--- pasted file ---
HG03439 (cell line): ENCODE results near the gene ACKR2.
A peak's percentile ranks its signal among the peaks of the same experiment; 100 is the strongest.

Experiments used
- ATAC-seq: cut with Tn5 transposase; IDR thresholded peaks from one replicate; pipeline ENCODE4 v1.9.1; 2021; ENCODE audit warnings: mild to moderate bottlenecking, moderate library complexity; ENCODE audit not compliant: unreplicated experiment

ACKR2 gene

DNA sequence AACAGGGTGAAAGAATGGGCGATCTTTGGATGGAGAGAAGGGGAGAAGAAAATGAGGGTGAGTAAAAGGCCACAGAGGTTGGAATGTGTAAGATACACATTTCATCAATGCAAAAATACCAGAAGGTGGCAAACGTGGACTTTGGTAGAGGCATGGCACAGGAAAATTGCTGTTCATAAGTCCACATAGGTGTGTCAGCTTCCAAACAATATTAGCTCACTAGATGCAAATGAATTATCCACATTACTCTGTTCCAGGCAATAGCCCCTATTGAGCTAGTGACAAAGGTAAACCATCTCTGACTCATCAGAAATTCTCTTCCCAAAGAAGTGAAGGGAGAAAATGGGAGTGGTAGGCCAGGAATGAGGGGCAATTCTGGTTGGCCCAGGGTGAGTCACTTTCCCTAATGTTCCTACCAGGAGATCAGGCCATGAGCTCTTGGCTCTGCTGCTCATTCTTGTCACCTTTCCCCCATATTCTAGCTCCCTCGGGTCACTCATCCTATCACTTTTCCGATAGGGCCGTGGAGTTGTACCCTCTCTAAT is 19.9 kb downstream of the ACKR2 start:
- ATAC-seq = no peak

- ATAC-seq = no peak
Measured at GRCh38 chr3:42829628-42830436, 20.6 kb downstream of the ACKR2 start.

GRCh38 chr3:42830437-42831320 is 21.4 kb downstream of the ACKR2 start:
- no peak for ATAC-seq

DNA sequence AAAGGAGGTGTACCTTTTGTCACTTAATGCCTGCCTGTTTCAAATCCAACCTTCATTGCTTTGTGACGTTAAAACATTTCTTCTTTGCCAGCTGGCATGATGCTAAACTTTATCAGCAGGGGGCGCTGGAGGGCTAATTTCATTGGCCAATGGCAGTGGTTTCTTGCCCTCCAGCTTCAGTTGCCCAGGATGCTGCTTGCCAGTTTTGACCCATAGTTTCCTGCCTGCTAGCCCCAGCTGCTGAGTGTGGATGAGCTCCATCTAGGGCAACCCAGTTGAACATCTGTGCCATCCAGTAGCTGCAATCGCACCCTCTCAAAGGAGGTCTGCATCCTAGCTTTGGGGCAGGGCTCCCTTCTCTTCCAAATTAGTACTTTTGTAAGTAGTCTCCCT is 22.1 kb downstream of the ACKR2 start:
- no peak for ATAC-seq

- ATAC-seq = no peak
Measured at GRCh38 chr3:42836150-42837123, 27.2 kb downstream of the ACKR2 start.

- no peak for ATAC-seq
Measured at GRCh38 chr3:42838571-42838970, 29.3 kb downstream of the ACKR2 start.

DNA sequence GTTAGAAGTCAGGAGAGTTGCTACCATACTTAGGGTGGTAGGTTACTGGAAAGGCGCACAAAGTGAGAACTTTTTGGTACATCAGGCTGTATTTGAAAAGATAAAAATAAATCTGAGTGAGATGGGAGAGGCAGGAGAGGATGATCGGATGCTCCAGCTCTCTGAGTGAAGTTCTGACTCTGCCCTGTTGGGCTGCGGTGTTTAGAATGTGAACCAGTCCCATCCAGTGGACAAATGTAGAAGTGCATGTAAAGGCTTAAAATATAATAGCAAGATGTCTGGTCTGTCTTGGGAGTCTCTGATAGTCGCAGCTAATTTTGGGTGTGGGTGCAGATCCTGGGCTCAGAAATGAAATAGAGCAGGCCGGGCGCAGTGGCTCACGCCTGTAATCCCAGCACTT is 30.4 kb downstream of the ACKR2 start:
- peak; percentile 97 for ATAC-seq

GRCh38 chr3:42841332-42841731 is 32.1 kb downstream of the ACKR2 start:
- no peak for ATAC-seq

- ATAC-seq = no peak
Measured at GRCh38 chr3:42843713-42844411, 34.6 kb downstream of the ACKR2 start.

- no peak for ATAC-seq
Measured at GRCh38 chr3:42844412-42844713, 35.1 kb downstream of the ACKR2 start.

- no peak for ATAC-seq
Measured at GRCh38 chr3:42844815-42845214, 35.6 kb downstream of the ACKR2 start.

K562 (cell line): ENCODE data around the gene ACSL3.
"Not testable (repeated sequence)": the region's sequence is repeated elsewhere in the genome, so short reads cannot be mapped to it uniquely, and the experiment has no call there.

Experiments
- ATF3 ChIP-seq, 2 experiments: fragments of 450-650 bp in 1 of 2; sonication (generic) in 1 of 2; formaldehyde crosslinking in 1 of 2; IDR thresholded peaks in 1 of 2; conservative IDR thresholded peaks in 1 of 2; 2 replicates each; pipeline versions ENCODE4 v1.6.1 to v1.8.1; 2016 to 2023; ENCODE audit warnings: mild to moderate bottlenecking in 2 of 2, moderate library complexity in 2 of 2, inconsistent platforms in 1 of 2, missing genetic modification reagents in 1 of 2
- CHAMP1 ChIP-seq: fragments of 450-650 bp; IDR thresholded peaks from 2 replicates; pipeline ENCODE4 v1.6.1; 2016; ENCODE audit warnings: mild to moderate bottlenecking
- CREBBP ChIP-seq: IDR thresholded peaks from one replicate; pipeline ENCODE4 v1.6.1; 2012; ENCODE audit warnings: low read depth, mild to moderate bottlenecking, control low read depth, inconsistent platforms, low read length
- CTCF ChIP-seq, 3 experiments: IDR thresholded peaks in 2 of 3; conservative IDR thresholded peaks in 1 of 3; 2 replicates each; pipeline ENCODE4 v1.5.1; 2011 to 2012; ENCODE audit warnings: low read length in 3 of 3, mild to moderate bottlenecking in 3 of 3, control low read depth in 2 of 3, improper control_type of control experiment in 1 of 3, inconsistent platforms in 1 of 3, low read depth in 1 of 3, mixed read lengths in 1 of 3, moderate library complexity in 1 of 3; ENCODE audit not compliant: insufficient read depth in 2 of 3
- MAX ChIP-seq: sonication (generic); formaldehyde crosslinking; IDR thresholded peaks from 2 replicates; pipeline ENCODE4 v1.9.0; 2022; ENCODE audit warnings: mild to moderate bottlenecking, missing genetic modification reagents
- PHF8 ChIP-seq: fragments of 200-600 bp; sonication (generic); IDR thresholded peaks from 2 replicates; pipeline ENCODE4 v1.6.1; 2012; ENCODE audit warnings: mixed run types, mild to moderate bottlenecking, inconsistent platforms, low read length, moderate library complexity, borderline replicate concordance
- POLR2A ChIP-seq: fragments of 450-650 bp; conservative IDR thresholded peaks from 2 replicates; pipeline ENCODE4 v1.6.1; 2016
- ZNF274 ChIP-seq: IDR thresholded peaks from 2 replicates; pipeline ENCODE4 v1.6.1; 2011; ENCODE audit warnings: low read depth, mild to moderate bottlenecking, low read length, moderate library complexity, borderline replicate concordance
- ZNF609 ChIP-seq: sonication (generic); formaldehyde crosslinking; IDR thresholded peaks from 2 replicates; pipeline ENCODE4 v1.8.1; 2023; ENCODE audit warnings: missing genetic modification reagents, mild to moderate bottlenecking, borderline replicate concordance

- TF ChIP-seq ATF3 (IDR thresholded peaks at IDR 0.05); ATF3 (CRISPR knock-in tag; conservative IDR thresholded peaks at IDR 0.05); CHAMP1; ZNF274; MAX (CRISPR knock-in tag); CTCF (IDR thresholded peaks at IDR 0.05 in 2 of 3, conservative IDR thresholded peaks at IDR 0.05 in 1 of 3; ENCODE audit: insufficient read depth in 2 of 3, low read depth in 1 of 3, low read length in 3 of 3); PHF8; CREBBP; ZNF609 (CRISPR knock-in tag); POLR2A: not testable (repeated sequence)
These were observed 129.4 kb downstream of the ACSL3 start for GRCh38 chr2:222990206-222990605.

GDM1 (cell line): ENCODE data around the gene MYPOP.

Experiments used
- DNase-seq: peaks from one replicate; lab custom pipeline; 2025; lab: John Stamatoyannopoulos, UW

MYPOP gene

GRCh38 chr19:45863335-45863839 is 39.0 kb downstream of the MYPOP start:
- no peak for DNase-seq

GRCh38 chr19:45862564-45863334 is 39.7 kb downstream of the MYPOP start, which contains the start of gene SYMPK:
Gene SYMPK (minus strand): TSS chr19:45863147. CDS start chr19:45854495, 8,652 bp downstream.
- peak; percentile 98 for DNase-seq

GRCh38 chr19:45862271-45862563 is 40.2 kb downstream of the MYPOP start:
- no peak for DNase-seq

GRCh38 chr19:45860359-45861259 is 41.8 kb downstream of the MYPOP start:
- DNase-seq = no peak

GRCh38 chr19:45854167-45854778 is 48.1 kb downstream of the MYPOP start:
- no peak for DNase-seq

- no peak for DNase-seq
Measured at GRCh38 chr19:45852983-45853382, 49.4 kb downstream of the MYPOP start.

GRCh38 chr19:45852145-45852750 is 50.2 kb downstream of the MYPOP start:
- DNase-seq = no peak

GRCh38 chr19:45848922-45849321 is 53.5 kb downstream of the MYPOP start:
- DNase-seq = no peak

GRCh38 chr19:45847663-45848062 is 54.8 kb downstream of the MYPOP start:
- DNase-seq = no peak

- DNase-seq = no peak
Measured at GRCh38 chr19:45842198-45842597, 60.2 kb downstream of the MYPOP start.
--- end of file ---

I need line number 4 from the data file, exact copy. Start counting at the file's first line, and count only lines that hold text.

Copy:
- ATAC-seq: cut with Tn5 transposase; IDR thresholded peaks from one replicate; pipeline ENCODE4 v1.9.1; 2021; ENCODE audit warnings: mild to moderate bottlenecking, moderate library complexity; ENCODE audit not compliant: unreplicated experiment